Funeral costs and paying for funeral expenses in NZ
Funerals are bittersweet. They’re an outpouring of love, a chance to share and cherish memories, and celebrate the life of a loved one or friend. Yet they’re also solemn and often heartbreaking.
With so much emotion involved, we tend to overlook a major part of funerals: the cost.
Even relatively simple funerals can cost thousands. The average cost of a funeral in New Zealand can be as much as $10,000 or more, and many people may not have the money to pay for this upfront. So like any other big expense, you may wish to consider budgeting and planning for your funeral, so your family isn’t caught off guard.
Here’s a breakdown of funeral costs in New Zealand, and your options for covering the expenses.
A burial plot
Burial plot costs can vary, and it’s all dependent on the location and style of plot you purchase. For example, a standard quiet plot tucked away in the countryside will be more affordable than a scenic plot in or close to a city. The cost will also increase if you’re looking to bury two people on the same plot (as is common for couples or family members).
The plot itself can therefore cost anywhere from around $1,000 to $7,000. For example, the cost of a burial plot within Auckland Council ranges from $2,349 up to $6,613 for a plot that allows for two body burials and up to eight sets of ashes. Costs vary by location, so it’s important to do research into your area and be prepared ahead of time.
One important thing to remember here is that it’s common for there to be a time limit on plots. That’s to say, you can pre-purchase a plot, but if it’s not used within a certain time frame (usually around 60 years), then it goes back to the city council. This isn’t usually an issue when pre-purchasing as an adult, unless you’re planning to break a lifespan record, which is currently 113 years and 109 days in New Zealand.
Cremation is another cost that simply depends on the location and who’s facilitating it. Typically, city cremations by private companies are the most expensive, whereas rural cremations by councils tend to be cheaper. According to Consumer NZ, using a council-owned crematorium means that the cost of cremation can be between $525 and $900. Privately owned crematoria can be more expensive, with services usually costing between $700 and $1,100.
A coffin or casket
From the simple and standard, to elaborate and even hand-painted, coffins and caskets can be as personal as you want them to be. Purchasing one by itself will usually cost anywhere from $500 up to $8,000. One recent source suggests that coffins cost about $2,500, and headstones start from about $1,000. It all depends on the material, detailing, handles, lining, and finish. You may also be able to get a cheaper price when you purchase from a funeral home as part of a larger funeral package deal.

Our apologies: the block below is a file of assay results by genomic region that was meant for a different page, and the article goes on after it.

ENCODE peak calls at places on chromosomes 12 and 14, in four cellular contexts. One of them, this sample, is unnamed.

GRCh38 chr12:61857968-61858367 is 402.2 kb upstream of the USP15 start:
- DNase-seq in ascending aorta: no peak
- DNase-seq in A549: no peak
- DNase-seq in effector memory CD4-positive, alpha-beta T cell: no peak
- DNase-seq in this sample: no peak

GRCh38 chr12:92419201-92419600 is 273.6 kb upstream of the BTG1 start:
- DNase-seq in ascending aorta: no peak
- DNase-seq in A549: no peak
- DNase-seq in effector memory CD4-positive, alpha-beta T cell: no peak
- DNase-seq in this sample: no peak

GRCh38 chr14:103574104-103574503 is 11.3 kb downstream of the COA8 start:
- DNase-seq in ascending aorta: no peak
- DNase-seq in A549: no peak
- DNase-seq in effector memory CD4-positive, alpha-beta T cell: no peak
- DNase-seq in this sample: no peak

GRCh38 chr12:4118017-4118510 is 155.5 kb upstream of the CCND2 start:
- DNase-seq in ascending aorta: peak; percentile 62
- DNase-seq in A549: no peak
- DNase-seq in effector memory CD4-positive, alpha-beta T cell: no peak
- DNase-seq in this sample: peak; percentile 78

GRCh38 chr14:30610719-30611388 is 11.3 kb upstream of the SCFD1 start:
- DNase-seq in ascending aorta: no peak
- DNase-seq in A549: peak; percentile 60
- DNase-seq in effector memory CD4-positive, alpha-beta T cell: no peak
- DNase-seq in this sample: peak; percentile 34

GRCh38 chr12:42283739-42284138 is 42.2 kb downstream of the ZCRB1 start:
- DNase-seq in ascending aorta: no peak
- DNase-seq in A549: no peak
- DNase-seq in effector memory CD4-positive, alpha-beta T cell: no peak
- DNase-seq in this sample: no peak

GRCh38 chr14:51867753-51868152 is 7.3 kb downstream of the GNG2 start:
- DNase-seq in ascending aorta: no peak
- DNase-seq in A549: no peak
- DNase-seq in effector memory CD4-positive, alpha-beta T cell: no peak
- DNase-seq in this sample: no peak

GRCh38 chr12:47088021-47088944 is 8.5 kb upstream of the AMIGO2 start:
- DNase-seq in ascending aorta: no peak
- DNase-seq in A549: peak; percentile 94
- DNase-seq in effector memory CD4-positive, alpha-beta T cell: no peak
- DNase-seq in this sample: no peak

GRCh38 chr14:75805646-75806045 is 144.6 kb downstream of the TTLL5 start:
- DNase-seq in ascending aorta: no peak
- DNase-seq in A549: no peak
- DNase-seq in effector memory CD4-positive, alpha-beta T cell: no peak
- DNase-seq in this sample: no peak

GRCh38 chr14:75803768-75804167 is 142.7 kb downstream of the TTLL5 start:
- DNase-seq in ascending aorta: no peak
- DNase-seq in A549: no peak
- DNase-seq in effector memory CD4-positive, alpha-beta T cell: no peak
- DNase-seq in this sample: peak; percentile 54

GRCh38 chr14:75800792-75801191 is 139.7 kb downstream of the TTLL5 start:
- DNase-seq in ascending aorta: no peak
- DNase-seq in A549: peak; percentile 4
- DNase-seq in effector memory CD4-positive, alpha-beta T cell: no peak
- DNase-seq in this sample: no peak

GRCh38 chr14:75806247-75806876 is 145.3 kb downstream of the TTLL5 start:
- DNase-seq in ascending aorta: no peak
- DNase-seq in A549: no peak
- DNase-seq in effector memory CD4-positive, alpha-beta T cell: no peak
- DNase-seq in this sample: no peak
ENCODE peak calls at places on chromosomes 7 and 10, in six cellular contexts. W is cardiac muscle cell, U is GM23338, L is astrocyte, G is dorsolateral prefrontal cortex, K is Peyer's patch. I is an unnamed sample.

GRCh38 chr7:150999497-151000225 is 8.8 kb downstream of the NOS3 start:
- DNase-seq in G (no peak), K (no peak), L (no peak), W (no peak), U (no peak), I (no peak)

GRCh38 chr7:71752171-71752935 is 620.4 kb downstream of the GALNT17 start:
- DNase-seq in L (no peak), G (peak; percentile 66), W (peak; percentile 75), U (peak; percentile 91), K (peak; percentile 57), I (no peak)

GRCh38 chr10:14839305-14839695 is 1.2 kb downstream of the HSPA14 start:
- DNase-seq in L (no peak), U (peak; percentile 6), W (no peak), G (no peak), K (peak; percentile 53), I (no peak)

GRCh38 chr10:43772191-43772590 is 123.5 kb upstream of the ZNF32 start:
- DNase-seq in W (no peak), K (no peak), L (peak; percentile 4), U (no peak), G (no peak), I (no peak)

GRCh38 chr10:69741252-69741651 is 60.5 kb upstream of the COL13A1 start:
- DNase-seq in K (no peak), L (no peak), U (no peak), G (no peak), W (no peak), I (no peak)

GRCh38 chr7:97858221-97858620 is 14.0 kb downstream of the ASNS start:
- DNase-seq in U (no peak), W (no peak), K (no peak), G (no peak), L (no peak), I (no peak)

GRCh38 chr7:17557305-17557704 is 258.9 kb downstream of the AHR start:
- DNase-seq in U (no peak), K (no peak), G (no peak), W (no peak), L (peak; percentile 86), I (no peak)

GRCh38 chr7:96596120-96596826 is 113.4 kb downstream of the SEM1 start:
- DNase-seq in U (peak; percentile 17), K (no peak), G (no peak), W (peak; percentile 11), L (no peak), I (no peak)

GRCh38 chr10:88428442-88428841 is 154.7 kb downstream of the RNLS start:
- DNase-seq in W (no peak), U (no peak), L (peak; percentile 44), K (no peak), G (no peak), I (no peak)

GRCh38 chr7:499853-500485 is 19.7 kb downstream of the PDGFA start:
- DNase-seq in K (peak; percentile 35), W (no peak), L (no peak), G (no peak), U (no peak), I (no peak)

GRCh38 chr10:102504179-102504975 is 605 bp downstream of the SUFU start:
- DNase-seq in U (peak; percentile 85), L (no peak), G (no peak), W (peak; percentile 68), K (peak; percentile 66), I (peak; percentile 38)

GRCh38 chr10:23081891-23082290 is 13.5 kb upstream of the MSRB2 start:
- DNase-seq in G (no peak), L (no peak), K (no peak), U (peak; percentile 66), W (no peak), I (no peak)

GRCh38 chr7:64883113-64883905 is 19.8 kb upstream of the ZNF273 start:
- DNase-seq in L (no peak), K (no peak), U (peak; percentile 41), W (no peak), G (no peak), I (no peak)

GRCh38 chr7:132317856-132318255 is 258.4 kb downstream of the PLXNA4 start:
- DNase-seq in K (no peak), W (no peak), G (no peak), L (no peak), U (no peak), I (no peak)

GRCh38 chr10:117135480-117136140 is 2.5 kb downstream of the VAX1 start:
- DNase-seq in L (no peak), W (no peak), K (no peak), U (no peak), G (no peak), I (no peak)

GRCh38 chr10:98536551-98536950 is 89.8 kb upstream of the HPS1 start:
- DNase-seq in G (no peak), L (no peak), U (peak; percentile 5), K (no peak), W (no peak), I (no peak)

Urns are a more cost-effective choice when compared with traditional burials, which might be part of the reason why many Kiwis are turning to this option. An urn by itself can cost roughly $200 up to $600, depending on the material, size, and detailing.
As well as paying for the burial plot, you’ll need to pay for the actual burial itself. The price here changes depending on the cemetery, and on the plot — it will cost more for extra depth if you’re planning to bury two on the same plot. Internment or “digging fees” vary from council to council. As an example, in Auckland Council, digging fees range from $1108 to $1860 and in Dunedin City Council, internments cost $1,685.
Headstones can be understated plaques, large ornamental pieces, or even big statues. On average, people pay roughly $1,000 upwards for a headstone, with a more intricate headstone costing upwards of $5,000. It all depends on the materials, size, and details you think is best. This includes everything from a photo of your loved one, to a lengthy inscription, to a sculptural piece that reflects their life.
Transporting the body (including hearse fees)
Transporting the body to the funeral home, and from there to the burial site, all takes special care. Usually, your funeral director will make arrangements, and all you have to do is pick your favourite hearse. This cost will depend on the company you work with, and how they charge for these services, including the cost for hiring the specific hearse. Hearse hire varies from company to company, and also depends on what kind of transportation vehicle you would like and may be included in the fee for the service. In fact, in New Zealand, anyone can transport a body without a special license, but there are some special requirements for transporting a deceased person. This could be an option for those who wish to save on costs.